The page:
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Reflecting on revalidation

The new emphasis on ‘reflection’ is irrelevant, onerous and unlikely to improve patient care, argues Dr Jim Sherifi

Our society seems to lay increasing store by words such as ‘clarity’, ‘transparency’, ‘openness’ as if they were virtues whereas - and I appreciate that I might be exhibiting staggering naivety in saying this - they have been in common use by mankind ever since thoughts were first articulated. I truly believe that these qualities are instinctive; that the default lies in such activity rather than their antonyms and that their use is implicit. So much so that when someone, usually a salesman, actually prefixes a statement with, ‘I’m going to be honest with you (guv)..’, we immediately infer that the opposite is so. Is not the same true of ‘reflection’? Surely reflection is hard wired into our learning instincts from birth. We touch a candle flame; it is hot; it burns; it hurts; we think about it; we don’t do it again. The process is not only a nervous reflex arc but also an intellectual one.

Reflection is an intellectual reflex loop that we utilise throughout our lives of intellectual advancement.  Similarly we intuitively have an audit cycle where learning sometimes is either acquired and utilised, discarded or needs reinforcing. None of this is exclusive to doctors and none has been invented by the GMC or RCGP. However until now, with revalidation, we have never had to document what is a natural occurrence. And I am still not sure why.

Is it not the height of intellectual arrogance to presume that doctors have not been engaged in such activity up until now? Of course the GMC accepts this and will reply that all they ask is for us to prove that this is so. But why should we? All doctors complain of increased clinical and administrative workloads so why does our regulatory body choose to make our lives even more onerous? I am not even sure that this activity will improve patient care. 

If I repeatedly see something then it sticks. I see a lot of diabetes and I know a lot about it. The same cannot be said for Gaucher’s disease. If I see someone with Gaucher’s, I look it up on the internet but I retain that knowledge for no longer than a goldfish. We are all good at common general practice presentations; less so with the esoteric. Does that really matter?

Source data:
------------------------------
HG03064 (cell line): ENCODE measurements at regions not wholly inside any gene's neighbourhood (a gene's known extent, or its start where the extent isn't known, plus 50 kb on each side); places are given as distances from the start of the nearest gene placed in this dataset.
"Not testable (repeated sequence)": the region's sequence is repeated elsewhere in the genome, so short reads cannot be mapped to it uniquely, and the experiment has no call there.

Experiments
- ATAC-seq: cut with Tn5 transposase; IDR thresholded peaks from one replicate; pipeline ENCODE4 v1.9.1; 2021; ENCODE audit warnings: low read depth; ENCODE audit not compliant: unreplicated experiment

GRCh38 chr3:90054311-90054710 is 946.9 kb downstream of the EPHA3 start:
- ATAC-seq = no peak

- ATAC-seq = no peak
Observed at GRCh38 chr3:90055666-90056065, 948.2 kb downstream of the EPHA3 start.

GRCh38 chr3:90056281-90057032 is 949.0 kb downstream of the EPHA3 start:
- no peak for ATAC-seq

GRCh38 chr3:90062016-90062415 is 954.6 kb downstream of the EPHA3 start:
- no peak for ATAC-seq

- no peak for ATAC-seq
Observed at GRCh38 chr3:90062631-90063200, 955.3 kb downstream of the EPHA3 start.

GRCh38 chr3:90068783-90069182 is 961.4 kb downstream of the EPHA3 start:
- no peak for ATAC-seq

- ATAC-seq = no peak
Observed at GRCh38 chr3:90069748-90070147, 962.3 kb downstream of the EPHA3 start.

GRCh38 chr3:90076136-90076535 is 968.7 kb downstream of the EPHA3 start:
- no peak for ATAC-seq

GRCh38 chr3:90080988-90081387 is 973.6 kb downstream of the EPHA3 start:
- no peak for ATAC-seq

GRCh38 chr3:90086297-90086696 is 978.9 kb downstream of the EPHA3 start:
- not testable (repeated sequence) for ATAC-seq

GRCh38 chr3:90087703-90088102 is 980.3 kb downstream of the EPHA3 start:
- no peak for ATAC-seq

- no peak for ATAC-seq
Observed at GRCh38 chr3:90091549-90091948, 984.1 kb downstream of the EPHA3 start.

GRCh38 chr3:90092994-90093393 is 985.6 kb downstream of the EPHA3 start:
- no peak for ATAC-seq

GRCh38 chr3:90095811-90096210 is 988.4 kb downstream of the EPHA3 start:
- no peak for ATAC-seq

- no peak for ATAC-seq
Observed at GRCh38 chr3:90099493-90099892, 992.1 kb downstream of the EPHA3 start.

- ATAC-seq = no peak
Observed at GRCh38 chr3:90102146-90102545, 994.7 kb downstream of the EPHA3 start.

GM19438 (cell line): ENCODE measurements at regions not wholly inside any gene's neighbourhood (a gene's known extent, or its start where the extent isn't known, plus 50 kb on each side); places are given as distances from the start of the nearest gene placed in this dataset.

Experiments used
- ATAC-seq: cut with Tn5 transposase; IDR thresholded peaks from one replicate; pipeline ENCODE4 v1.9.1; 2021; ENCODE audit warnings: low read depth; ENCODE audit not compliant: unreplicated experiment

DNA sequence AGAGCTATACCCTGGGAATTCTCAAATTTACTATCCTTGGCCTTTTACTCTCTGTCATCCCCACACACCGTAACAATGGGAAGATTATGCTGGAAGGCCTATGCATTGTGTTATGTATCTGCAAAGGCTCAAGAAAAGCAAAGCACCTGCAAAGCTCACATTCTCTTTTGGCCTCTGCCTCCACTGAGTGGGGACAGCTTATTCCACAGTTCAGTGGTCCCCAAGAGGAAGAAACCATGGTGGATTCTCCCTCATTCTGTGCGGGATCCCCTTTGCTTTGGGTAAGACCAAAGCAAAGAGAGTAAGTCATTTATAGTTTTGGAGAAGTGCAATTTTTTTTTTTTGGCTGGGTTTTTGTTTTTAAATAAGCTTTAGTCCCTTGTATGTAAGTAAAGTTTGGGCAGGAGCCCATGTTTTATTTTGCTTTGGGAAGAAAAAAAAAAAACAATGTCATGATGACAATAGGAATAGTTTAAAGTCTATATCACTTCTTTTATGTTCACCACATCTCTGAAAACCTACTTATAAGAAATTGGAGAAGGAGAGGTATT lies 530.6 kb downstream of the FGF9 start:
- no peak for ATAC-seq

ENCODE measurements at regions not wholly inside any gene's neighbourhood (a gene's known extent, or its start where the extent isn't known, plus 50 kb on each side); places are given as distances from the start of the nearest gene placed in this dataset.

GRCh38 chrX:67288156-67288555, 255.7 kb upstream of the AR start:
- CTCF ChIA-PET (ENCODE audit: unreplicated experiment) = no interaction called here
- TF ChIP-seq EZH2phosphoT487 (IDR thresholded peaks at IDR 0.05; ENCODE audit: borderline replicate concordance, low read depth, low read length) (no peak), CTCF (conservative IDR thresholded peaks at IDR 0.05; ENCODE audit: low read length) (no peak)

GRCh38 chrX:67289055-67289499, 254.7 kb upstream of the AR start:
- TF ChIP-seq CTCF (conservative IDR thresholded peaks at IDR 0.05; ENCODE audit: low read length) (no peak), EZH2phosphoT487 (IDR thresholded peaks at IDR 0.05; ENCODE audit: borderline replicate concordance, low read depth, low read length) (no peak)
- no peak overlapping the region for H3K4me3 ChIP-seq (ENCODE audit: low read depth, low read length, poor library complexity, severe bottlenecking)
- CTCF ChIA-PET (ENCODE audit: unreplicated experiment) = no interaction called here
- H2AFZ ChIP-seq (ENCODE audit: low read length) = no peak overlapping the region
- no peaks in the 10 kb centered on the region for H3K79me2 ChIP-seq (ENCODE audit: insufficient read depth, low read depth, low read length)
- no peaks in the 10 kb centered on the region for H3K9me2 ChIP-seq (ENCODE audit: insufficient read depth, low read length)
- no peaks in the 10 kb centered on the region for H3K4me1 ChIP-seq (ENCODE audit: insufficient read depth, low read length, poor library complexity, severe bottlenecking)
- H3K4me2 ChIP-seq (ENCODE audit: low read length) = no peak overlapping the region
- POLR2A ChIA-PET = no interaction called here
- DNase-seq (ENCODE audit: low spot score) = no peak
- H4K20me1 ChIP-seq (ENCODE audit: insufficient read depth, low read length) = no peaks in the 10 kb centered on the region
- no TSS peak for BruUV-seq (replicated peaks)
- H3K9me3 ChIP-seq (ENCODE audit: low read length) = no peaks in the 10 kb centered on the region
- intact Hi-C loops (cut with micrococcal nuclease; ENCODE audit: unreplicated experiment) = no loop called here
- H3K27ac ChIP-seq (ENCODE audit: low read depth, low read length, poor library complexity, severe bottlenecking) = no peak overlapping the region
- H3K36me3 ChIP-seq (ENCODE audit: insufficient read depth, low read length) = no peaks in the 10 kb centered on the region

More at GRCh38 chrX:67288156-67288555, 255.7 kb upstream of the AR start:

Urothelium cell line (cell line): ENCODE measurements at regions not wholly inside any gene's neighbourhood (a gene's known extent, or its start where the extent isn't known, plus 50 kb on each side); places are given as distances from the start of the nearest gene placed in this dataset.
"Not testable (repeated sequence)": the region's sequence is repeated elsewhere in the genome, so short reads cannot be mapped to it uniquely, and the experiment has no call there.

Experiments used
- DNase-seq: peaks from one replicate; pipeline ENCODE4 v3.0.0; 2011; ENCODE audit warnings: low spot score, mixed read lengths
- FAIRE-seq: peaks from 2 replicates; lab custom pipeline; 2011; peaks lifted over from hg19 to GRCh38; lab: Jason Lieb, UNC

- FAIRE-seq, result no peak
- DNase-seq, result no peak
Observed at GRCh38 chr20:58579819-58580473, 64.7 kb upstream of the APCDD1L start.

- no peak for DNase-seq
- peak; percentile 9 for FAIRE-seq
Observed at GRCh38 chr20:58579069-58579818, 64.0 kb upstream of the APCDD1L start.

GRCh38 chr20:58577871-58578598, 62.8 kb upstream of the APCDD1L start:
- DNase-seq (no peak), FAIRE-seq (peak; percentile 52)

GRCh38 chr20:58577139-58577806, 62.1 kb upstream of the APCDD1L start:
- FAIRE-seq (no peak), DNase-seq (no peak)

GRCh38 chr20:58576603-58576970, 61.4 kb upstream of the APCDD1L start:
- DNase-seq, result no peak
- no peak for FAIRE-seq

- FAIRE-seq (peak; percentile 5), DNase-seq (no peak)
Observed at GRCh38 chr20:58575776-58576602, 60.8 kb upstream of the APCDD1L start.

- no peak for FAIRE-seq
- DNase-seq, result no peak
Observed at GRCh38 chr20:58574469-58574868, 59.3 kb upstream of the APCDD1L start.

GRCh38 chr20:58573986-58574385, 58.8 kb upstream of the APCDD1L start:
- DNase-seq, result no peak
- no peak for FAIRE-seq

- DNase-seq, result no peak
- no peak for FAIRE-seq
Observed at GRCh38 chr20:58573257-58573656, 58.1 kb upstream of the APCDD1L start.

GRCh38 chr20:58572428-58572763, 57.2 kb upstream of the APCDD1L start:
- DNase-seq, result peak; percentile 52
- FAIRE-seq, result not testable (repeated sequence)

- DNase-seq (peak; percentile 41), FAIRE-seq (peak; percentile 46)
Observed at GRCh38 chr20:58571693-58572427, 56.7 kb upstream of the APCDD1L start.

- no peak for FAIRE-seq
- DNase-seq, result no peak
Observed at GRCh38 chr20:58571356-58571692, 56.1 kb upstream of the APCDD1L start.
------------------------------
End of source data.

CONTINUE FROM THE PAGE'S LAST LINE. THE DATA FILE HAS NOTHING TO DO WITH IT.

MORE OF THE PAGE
In our forthcoming appraisals, with increased emphasis on reflection, we are going to have to demonstrate an incremental growth in knowledge for which we get double points if that new knowledge is being applied in practice. Am I going to have to learn and retain the information on Gaucher’s just to please my appraiser? And can I do so without shunting something more vital out of the limited capacity of my brain?

I am not sure that doctors can or will wholeheartedly engage in this new venture or whether they will do what they always have; the bare minimum. As for myself, when I have my appraisal I shall produce this article which will show that I, at least, have gone that extra mile: I have reflected on reflection itself!

 Dr Jim Sherifi is a GP in East Bergholt, Suffolk

Readers' comments (6)

  • Ah yes, but can you demonstrate that your reflection upon your reflection has had tangible benefits. Then you need to reflect again upon those benefits, and why you perceive them to actually be of benefit. And so on, ad infinitum, until you disappear up your own reflective a**hole.

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  • What Now?

    Well said Dr Sherifi
    The whole process is just an experiment
    to see if it will work by making us all do pseudowork

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  • You have expressed what many of us think but have not dared to openly admit so: that is the revalidation emphasis on reflection is an exercise in futility

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  • It is worse than that.
    I am now retired [thank God] but I distinctly remember started to read the Nice guidlelines on Paediatrics and realising very quickly that they were at best an irrelevance and in places frankly dangerous. I made a concious decision to read no further as having done a paeds job and spent years looking after children as a GP and mother I knew that I had a robust model in my head which had served me and my patients very well indeed and that to read the guidelines may upset my framework and actually do harm. I have no doubt that there are other guidelines that do the same and as far as I am aware this is not being examined.
    To be forced to show that I had read them and reflected upon them would, I believe, have been damaging to my practice.

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  • In additon to the above I must add that I continued to read about Child health and disease and to learn from Paediatricians and other people looking after children but I did this in my own guided way.

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  • So, so true. As I am close to retirement I was bold enough to tell my appraiser that although I never stop reflecting, it is a non-conscious act and not something that I need to navel gaze to achieve. It is great that someone like Dr Sherifi has articulated my very thoughts and given me more ammunition when I have my next appraisal tomorrow!

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